Courthouse steps covered in red handprints in name of opioid crisis

A cleanup crew was called in this morning after the courthouse steps were covered with red hand prints.

Washable paint was used and the intent was to draw attention to the opioid crisis and a rally on the issue planned for this evening. But Jordan Harris, program coordinator for The POUNDS Project, which is organizing the rally, conceded it drew a mixed reaction.

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"Positive feedback for the people who stand in solidarity with us," she said. "People have told us that it's really impactful, that it's inspiring to see people speaking out and demanding attention on a huge problem that is really close to home for a lot of people.

"There has also been some negative attention. People are upset that public property was temporarily defaced, I guess you could say. But it was not permanent and has been washed off at this point."

The columns at the courthouse entrance were also targeted with hand prints and "We are Dying, Wake Up" was written on the plinth in front of the building.

With the help of a pressure washer, a worker made progress on cleaning off the spots on this morning.

Harris said the rally is being held as part of a national campaign called We Still Grieve and in memory of 10,000 Canadians who have died from overdoses in the last three years. It is also being held to boost a call for decriminalizing drug use and ensuring a safe supply.

"When we criminalize what is essentially a health and a medical issue, when we moralize it, we create a whole new kind of vulnerability and negative perception of people and it really reduces the compassion and the approach that we use to deal with people who use substances," Harris said.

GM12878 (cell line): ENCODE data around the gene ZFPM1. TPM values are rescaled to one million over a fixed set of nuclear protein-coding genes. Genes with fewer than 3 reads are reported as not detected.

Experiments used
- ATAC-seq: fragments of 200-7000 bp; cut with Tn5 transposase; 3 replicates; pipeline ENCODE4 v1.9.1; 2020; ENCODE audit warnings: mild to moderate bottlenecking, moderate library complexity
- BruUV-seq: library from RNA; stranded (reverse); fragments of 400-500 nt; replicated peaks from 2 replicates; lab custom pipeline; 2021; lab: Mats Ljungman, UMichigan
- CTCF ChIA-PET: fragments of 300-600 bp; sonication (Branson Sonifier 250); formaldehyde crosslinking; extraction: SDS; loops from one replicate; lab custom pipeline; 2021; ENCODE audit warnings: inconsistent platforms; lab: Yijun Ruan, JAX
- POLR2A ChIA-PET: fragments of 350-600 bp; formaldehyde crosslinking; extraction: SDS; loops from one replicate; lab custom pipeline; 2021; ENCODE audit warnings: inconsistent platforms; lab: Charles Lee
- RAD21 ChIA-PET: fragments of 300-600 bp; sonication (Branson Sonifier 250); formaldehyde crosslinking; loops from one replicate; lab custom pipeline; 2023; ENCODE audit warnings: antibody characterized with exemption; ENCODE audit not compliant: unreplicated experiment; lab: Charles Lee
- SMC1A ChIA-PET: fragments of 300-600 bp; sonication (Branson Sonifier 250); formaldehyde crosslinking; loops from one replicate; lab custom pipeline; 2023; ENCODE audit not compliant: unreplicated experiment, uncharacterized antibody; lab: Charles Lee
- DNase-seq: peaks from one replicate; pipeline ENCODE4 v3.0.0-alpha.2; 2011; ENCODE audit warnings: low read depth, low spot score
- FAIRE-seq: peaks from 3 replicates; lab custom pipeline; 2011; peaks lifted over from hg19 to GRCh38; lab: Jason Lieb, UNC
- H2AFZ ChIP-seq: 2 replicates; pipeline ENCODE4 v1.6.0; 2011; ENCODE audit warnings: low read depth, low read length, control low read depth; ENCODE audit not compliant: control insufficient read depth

"If we decriminalize substances and look at treating people instead them to jail, it creates a whole new world of possibility for people who use substances."

A safe supply, meanwhile, "would likely end this crisis."

"People are dying because of the unpredictability of the supply because the illicit market is so contaminated with Fentanyl and other opioid analogs that are just so potent and toxic, so if we had a regulated and safe supply, people wouldn't be dying.

"We've seen it with the prohibition of alcohol - when a substance isn't regulated, it inevitably becomes toxic and highly dangerous. And if we regulate it and make it safe, nobody has to die."

The rally is also being held to call for a national state of emergency. Harris said B.C. is the only province to declare a public health emergency, "but it's happening all across the country."

POUNDS stands for Preventing Overdose, UNDoing Stigma and the group holds a contract from the provincial government to provide harm reduction services around the city.

Harris declined to say who put the hand prints on the steps. "I'm not going to answer that right now," she said.

Prince George RCMP Cpl. Craig Douglass said an investigation has been opened on the act.

"Whether the paint washes off or not, without permission of the property owner, which would be the provincial government essentially, it could be mischief," he said. "And obviously, we want to determine who is responsible and put a package together for Crown counsel and they can decide whether or not they want to proceed with charges."

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